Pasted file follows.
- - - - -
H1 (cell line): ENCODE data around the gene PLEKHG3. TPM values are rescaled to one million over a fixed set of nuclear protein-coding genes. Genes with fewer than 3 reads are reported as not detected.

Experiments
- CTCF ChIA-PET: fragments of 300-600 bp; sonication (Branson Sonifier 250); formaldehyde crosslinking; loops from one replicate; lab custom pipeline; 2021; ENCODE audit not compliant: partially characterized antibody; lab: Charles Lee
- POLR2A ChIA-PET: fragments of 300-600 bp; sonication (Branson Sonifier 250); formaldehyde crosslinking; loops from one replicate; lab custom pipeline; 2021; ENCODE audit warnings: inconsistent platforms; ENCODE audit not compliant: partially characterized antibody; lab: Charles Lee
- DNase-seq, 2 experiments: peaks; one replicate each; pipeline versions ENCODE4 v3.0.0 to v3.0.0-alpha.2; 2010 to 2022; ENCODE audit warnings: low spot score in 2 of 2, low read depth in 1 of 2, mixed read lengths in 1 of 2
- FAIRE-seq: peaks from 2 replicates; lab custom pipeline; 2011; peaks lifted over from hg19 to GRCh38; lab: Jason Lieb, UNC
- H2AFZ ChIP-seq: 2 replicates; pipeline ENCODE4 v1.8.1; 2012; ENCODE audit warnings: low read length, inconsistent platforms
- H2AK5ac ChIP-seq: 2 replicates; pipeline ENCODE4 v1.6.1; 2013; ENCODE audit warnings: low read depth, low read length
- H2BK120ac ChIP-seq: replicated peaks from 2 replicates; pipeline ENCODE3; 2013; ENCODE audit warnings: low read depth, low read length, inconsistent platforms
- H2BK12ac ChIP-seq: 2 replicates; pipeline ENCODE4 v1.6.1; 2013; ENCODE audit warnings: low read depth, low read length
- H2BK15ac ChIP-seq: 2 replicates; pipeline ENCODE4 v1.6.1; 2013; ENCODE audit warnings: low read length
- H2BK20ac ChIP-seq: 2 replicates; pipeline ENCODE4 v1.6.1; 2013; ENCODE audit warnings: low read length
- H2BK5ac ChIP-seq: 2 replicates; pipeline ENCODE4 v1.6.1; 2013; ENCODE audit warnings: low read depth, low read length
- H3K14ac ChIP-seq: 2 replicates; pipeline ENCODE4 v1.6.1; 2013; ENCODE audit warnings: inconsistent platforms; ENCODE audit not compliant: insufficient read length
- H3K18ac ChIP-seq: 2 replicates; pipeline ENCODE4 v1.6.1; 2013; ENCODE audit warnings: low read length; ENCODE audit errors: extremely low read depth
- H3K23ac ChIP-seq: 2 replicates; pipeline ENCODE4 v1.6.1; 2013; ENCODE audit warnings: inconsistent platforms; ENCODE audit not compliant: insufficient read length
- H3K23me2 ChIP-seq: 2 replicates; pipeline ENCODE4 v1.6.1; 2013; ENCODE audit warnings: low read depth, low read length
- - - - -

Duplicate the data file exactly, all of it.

H1 (cell line): ENCODE data around the gene PLEKHG3. TPM values are rescaled to one million over a fixed set of nuclear protein-coding genes. Genes with fewer than 3 reads are reported as not detected.

Experiments
- CTCF ChIA-PET: fragments of 300-600 bp; sonication (Branson Sonifier 250); formaldehyde crosslinking; loops from one replicate; lab custom pipeline; 2021; ENCODE audit not compliant: partially characterized antibody; lab: Charles Lee
- POLR2A ChIA-PET: fragments of 300-600 bp; sonication (Branson Sonifier 250); formaldehyde crosslinking; loops from one replicate; lab custom pipeline; 2021; ENCODE audit warnings: inconsistent platforms; ENCODE audit not compliant: partially characterized antibody; lab: Charles Lee
- DNase-seq, 2 experiments: peaks; one replicate each; pipeline versions ENCODE4 v3.0.0 to v3.0.0-alpha.2; 2010 to 2022; ENCODE audit warnings: low spot score in 2 of 2, low read depth in 1 of 2, mixed read lengths in 1 of 2
- FAIRE-seq: peaks from 2 replicates; lab custom pipeline; 2011; peaks lifted over from hg19 to GRCh38; lab: Jason Lieb, UNC
- H2AFZ ChIP-seq: 2 replicates; pipeline ENCODE4 v1.8.1; 2012; ENCODE audit warnings: low read length, inconsistent platforms
- H2AK5ac ChIP-seq: 2 replicates; pipeline ENCODE4 v1.6.1; 2013; ENCODE audit warnings: low read depth, low read length
- H2BK120ac ChIP-seq: replicated peaks from 2 replicates; pipeline ENCODE3; 2013; ENCODE audit warnings: low read depth, low read length, inconsistent platforms
- H2BK12ac ChIP-seq: 2 replicates; pipeline ENCODE4 v1.6.1; 2013; ENCODE audit warnings: low read depth, low read length
- H2BK15ac ChIP-seq: 2 replicates; pipeline ENCODE4 v1.6.1; 2013; ENCODE audit warnings: low read length
- H2BK20ac ChIP-seq: 2 replicates; pipeline ENCODE4 v1.6.1; 2013; ENCODE audit warnings: low read length
- H2BK5ac ChIP-seq: 2 replicates; pipeline ENCODE4 v1.6.1; 2013; ENCODE audit warnings: low read depth, low read length
- H3K14ac ChIP-seq: 2 replicates; pipeline ENCODE4 v1.6.1; 2013; ENCODE audit warnings: inconsistent platforms; ENCODE audit not compliant: insufficient read length
- H3K18ac ChIP-seq: 2 replicates; pipeline ENCODE4 v1.6.1; 2013; ENCODE audit warnings: low read length; ENCODE audit errors: extremely low read depth
- H3K23ac ChIP-seq: 2 replicates; pipeline ENCODE4 v1.6.1; 2013; ENCODE audit warnings: inconsistent platforms; ENCODE audit not compliant: insufficient read length
- H3K23me2 ChIP-seq: 2 replicates; pipeline ENCODE4 v1.6.1; 2013; ENCODE audit warnings: low read depth, low read length